Esquire is gross. We’ve covered that. Not many texts are more ephemeral than book reviews in Esquire, except maybe reviews in Esquire of recent books by Tom Wolfe; the neo-Social Realist ones. And yet although nothing Tom Wolfe, Esquire, or the General Reader does matters, Benjamin Alsup’s compact but weirdly patient, vicious disposal of Wolfe’s Back to Blood (yeesh, the title) is worth your bytes and clicks. A fundamental thrust:
[. . .] There are no characters in Back to Blood, only caricatures, cartoonish stereotypes that are little more than reflections of their sociocultural contexts. The Cuban cop who loves his pastelitos. The preppy reporter with all the right credentials. The Hialeah honey with a heart of gold and a pussy like a papaya. In Back to Blood, Wolfe comes across as a white guy explaining brown people to a room full of white guys. Sure, he burns pages giving his readers access to these characters’ interiors, but once he’s given you the sociological stats (age, gender, race, occupation) there’s really no need for it. Anything Wolfe tells you about what his characters are thinking are things you could’ve guessed from the jump.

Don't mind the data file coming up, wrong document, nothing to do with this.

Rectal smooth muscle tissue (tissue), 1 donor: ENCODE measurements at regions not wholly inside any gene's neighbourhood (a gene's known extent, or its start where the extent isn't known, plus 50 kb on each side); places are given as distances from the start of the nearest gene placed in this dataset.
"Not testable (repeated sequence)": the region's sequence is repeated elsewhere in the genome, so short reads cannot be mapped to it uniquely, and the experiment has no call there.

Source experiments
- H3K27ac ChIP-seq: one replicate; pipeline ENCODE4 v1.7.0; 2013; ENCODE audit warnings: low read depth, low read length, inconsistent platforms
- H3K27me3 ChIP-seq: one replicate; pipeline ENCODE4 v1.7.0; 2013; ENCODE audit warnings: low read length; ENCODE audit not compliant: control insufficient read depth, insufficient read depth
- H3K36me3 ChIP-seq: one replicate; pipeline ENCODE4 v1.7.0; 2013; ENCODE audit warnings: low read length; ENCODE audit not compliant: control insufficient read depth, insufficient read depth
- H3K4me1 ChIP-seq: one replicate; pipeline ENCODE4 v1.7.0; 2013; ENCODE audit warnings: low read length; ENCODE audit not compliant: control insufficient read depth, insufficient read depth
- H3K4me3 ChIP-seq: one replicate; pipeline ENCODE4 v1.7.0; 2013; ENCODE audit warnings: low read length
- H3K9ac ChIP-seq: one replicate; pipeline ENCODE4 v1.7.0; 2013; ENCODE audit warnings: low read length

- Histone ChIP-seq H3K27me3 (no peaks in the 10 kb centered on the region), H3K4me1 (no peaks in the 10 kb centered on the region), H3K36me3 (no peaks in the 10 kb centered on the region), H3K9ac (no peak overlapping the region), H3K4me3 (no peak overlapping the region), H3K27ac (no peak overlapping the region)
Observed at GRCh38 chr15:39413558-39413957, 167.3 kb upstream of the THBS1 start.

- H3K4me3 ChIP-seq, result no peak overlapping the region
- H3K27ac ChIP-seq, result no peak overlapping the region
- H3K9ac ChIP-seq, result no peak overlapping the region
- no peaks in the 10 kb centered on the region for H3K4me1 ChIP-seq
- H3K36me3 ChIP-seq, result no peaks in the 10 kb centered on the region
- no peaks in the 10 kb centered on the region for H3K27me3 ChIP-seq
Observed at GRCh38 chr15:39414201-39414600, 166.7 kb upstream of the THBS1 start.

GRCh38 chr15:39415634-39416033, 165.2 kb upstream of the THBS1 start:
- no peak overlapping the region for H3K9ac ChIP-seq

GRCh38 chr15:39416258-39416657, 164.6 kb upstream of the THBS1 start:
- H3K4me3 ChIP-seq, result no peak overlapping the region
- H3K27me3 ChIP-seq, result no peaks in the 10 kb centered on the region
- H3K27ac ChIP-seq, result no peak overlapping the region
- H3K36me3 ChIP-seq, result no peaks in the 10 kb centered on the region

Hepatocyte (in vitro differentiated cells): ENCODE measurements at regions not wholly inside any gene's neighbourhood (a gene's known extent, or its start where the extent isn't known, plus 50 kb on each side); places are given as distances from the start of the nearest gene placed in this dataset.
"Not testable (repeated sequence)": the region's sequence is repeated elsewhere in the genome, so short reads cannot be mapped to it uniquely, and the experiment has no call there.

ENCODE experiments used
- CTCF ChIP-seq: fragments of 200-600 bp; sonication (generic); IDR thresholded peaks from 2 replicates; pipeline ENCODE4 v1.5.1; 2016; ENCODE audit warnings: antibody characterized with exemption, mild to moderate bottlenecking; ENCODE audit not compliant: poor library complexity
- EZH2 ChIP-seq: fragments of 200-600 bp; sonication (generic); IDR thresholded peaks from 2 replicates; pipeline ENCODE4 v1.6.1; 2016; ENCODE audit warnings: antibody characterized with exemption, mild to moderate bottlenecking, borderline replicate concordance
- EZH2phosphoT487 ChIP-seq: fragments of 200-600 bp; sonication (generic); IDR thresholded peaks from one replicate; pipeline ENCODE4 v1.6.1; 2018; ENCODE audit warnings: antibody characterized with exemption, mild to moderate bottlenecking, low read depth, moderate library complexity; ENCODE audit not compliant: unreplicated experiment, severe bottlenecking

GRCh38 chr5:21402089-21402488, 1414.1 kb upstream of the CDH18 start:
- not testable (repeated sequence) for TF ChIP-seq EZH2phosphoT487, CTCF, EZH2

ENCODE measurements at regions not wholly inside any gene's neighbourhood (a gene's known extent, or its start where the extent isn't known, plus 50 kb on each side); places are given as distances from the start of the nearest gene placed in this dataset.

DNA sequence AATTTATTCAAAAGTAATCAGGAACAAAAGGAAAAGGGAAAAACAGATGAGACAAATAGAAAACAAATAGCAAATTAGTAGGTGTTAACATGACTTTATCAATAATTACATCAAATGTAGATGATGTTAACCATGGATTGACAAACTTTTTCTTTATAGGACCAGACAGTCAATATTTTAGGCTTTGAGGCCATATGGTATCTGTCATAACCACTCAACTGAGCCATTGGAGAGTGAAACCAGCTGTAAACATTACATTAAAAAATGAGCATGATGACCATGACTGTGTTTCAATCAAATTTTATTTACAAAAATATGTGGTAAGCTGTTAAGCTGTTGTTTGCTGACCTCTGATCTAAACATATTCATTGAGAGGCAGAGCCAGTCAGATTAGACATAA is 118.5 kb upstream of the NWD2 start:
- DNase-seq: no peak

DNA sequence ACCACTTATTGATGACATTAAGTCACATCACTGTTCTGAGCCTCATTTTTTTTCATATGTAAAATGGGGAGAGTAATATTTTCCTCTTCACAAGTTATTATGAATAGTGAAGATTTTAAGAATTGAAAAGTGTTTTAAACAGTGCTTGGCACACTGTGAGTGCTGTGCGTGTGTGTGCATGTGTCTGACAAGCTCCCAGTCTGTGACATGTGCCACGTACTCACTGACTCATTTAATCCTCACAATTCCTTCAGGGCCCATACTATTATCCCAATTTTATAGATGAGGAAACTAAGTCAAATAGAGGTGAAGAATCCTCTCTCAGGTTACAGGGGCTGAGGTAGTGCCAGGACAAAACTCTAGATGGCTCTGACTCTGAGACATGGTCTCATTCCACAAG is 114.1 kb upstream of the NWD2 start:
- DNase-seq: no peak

We want your weekend to prosper. We don’t want you wasting time with shitty art. So believe us when we say this, y’all: If it ever comes down to white urban writers, you are better off (you are fantastically well-off) with David Simon or Richard Price (or Tom Wolfe from before 1980).